Government Induced Programs Crippling the Current US Educational System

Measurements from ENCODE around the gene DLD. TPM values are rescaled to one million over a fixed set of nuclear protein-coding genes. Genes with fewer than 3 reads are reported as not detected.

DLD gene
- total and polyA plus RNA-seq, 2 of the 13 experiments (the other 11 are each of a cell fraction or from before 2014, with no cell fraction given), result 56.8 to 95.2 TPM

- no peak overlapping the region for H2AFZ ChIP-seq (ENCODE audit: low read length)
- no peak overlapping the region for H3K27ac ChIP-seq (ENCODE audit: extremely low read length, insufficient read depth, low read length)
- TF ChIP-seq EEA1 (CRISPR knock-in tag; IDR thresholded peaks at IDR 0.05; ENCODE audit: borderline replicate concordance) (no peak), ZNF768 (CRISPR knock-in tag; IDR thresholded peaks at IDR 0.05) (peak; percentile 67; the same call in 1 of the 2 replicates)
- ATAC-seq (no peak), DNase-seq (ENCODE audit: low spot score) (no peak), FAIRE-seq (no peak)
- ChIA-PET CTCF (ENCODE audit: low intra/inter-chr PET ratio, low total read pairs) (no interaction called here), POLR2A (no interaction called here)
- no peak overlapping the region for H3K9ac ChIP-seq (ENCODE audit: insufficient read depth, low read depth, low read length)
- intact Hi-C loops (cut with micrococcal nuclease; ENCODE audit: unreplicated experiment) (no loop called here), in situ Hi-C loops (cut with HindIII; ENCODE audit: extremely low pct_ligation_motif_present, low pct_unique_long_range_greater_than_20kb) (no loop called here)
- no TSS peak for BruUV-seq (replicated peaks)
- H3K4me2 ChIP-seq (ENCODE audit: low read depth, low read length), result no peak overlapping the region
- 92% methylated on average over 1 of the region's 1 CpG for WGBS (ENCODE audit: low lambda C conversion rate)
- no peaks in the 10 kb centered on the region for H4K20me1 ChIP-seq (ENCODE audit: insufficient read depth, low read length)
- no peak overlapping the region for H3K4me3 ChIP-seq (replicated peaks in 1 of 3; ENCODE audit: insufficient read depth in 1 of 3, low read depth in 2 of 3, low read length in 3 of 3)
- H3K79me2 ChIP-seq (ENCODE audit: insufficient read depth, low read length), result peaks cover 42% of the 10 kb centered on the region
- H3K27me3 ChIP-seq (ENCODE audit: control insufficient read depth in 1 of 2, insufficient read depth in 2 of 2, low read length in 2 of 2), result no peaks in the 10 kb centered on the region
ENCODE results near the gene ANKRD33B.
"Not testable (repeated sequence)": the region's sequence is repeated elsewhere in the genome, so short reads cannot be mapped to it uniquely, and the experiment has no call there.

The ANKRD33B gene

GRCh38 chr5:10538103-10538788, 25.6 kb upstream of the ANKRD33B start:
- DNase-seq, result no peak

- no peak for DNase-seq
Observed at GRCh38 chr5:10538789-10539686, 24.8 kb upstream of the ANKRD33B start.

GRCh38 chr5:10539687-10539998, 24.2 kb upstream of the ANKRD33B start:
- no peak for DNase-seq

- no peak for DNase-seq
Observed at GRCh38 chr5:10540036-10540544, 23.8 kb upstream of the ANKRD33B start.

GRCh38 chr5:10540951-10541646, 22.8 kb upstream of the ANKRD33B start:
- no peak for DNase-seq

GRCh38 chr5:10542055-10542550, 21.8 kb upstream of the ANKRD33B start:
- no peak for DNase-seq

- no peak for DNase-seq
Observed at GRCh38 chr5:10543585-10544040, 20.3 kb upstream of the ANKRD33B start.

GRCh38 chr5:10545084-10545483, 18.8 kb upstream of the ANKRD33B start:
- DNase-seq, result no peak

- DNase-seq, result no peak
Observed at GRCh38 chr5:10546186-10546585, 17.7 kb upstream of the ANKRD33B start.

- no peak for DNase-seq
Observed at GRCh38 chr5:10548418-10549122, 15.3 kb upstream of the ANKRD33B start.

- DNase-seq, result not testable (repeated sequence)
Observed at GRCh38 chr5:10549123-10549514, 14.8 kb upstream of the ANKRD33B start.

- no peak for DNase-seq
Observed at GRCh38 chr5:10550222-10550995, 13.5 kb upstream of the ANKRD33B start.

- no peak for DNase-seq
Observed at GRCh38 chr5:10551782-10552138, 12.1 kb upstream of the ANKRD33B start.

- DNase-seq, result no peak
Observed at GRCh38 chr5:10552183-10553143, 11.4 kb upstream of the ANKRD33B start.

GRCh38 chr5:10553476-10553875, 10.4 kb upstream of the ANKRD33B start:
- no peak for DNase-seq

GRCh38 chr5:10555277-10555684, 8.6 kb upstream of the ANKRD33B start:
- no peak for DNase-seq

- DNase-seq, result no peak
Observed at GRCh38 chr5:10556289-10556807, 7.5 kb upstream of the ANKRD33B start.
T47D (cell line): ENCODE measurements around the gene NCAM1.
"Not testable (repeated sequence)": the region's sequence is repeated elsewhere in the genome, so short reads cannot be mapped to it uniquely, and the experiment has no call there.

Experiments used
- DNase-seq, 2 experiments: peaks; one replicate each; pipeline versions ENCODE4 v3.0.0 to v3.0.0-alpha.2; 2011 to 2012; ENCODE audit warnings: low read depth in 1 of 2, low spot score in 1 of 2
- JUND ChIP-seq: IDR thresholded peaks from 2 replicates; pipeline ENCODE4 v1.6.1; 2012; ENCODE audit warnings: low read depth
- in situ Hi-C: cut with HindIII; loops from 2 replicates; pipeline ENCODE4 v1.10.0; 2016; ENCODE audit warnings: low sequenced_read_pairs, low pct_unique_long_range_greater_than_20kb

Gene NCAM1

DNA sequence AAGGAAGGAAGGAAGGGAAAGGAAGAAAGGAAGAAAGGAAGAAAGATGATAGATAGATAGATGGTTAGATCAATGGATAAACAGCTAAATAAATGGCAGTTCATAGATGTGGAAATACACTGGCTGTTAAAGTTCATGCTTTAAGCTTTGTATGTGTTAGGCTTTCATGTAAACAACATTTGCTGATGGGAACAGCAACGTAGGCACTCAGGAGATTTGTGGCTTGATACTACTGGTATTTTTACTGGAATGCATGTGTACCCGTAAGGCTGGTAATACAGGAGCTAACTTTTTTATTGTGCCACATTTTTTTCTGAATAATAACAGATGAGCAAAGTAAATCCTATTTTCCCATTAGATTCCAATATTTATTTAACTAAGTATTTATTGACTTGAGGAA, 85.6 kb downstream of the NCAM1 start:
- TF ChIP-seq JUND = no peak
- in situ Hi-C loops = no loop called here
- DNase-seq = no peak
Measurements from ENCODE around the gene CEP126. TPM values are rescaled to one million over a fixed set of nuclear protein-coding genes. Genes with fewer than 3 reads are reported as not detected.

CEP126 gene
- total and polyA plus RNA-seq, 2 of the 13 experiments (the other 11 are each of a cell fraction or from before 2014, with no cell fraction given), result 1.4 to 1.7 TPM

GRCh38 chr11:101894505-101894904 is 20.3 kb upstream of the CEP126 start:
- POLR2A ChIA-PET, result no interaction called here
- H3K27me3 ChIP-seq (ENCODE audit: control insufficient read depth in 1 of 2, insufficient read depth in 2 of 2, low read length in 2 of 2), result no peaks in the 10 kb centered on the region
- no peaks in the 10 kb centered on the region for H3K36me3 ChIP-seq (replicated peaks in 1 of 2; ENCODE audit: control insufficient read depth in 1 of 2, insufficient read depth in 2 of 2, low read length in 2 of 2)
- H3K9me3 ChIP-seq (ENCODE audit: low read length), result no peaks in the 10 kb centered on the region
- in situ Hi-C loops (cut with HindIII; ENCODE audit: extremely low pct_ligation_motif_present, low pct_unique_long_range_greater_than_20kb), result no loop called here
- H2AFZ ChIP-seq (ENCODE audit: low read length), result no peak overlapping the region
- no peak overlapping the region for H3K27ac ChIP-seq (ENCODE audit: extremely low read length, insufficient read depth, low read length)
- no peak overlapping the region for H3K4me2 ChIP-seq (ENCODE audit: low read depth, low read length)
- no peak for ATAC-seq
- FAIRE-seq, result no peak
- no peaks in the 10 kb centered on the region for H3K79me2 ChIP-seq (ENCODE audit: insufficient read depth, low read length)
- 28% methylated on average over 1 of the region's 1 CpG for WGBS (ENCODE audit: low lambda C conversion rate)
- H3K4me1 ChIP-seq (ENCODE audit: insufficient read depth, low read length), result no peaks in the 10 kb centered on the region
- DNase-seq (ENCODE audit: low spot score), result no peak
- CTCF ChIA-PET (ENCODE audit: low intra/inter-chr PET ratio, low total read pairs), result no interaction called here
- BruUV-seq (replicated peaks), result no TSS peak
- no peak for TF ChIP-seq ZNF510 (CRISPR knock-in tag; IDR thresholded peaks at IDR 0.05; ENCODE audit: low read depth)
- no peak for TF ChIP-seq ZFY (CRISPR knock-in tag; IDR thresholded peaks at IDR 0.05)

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Introduction Imagine living as a dependent in a world of giants, where they can justify doing with you whatever they feel like to best serve their own needs and purposes. They could just pick you up like a cue stick and use you to play a lively, vicious game of business billiard in the hopes to gain the upper hand among their competitors, with the outcome determining the successes throughout their next political and monetary investments, and how you would feel about it. Those dependents are our children, small and vulnerable especially compared to adults, yet they have the fewest human rights and laws dedicated to protecting them from being used as scapegoats, especially when it comes to one area preparing them for a life in our challenging modern society – their education. What complicates matters even further, is the outdated philosophy behind the current U.S. educational system that still originates in the Industrial Revolution of the 18th century. These models are not just archaic, they are crippling our children in becoming self-confident, motivated, and divergent thinking individuals that have found their unique personal strength and can define their challenges still to overcome. They are counterproductive in achieving optimal scholastic success in children, filling them with fear and anxiety instead, simultaneously jeopardizing proper brain development. Moreover, those standards release dehumanized individuals into society unequipped to function within the whirlwinds of current technological advanced times, while allowing politicians and business people to use children as a playground for their competitive business games, deprofessionalizing school faculty in the process. History of the U.S. School System One of t... ... middle of paper ... ...ychology. (Vol. 8, pp. 242-243). Bedford, St. Martin's: Worth Publisher. Organization for Economic Co-Operation and Development. (2013). Pisa 2012 results. Retrieved from http://www.oecd.org/pisa/keyfindings/pisa-2012-results.htm Runco, M. A. (2009). Divergent thinking. In B. Kerr (Ed.), Encyclopedia of giftedness, creativity and talent (Vol. 1, pp. 252-253). Thousand Oaks, CA: SAGE Publication. Ravitch, D. (2010). The death and fife of the great American school system: How testing and choice are undermining education. New York, NY: Basic Books. Rossier Staff. (2011, February 8). U.S. education spending and performance vs. the world. Retrieved from http://rossieronline.usc.edu/u-s-education-versus-the-world-infographic/ Sir Robinson, K. (Performer). (2010, October ). Changing paradigms [Web Video]. Retrieved from http://www.youtube.com/watch?v=kl2eHNFeDeM

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